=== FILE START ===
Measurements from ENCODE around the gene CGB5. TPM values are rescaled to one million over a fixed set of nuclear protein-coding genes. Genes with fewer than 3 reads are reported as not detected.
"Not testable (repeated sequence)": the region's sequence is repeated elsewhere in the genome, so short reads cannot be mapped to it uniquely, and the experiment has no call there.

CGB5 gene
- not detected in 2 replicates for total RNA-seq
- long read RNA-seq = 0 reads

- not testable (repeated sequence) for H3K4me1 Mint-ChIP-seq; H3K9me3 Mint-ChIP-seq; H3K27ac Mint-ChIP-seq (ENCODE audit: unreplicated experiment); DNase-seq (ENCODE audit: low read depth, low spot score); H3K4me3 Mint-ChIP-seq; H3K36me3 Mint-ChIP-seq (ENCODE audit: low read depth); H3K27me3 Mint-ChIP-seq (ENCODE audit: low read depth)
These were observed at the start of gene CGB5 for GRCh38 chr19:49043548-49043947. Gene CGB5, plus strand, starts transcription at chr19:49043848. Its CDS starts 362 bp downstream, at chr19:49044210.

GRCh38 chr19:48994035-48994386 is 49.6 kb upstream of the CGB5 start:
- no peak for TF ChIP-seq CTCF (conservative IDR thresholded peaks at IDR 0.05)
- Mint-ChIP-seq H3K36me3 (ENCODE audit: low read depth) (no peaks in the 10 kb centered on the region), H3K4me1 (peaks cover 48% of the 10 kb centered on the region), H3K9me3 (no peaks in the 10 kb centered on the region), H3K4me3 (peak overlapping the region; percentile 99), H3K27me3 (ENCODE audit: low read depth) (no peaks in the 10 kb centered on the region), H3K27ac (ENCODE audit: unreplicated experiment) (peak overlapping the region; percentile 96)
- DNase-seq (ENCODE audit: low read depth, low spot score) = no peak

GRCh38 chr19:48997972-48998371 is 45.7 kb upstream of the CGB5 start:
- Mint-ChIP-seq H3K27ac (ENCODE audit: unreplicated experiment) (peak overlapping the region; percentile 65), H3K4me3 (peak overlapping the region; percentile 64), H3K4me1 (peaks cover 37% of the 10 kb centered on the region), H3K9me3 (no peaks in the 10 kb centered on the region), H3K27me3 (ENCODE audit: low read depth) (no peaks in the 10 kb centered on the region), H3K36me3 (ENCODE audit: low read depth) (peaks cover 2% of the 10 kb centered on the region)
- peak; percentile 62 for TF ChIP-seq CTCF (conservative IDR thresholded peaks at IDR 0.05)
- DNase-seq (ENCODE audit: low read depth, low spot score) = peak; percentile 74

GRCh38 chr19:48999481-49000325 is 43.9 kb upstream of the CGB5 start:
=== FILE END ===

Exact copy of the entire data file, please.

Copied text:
Measurements from ENCODE around the gene CGB5. TPM values are rescaled to one million over a fixed set of nuclear protein-coding genes. Genes with fewer than 3 reads are reported as not detected.
"Not testable (repeated sequence)": the region's sequence is repeated elsewhere in the genome, so short reads cannot be mapped to it uniquely, and the experiment has no call there.

CGB5 gene
- not detected in 2 replicates for total RNA-seq
- long read RNA-seq = 0 reads

- not testable (repeated sequence) for H3K4me1 Mint-ChIP-seq; H3K9me3 Mint-ChIP-seq; H3K27ac Mint-ChIP-seq (ENCODE audit: unreplicated experiment); DNase-seq (ENCODE audit: low read depth, low spot score); H3K4me3 Mint-ChIP-seq; H3K36me3 Mint-ChIP-seq (ENCODE audit: low read depth); H3K27me3 Mint-ChIP-seq (ENCODE audit: low read depth)
These were observed at the start of gene CGB5 for GRCh38 chr19:49043548-49043947. Gene CGB5, plus strand, starts transcription at chr19:49043848. Its CDS starts 362 bp downstream, at chr19:49044210.

GRCh38 chr19:48994035-48994386 is 49.6 kb upstream of the CGB5 start:
- no peak for TF ChIP-seq CTCF (conservative IDR thresholded peaks at IDR 0.05)
- Mint-ChIP-seq H3K36me3 (ENCODE audit: low read depth) (no peaks in the 10 kb centered on the region), H3K4me1 (peaks cover 48% of the 10 kb centered on the region), H3K9me3 (no peaks in the 10 kb centered on the region), H3K4me3 (peak overlapping the region; percentile 99), H3K27me3 (ENCODE audit: low read depth) (no peaks in the 10 kb centered on the region), H3K27ac (ENCODE audit: unreplicated experiment) (peak overlapping the region; percentile 96)
- DNase-seq (ENCODE audit: low read depth, low spot score) = no peak

GRCh38 chr19:48997972-48998371 is 45.7 kb upstream of the CGB5 start:
- Mint-ChIP-seq H3K27ac (ENCODE audit: unreplicated experiment) (peak overlapping the region; percentile 65), H3K4me3 (peak overlapping the region; percentile 64), H3K4me1 (peaks cover 37% of the 10 kb centered on the region), H3K9me3 (no peaks in the 10 kb centered on the region), H3K27me3 (ENCODE audit: low read depth) (no peaks in the 10 kb centered on the region), H3K36me3 (ENCODE audit: low read depth) (peaks cover 2% of the 10 kb centered on the region)
- peak; percentile 62 for TF ChIP-seq CTCF (conservative IDR thresholded peaks at IDR 0.05)
- DNase-seq (ENCODE audit: low read depth, low spot score) = peak; percentile 74

GRCh38 chr19:48999481-49000325 is 43.9 kb upstream of the CGB5 start: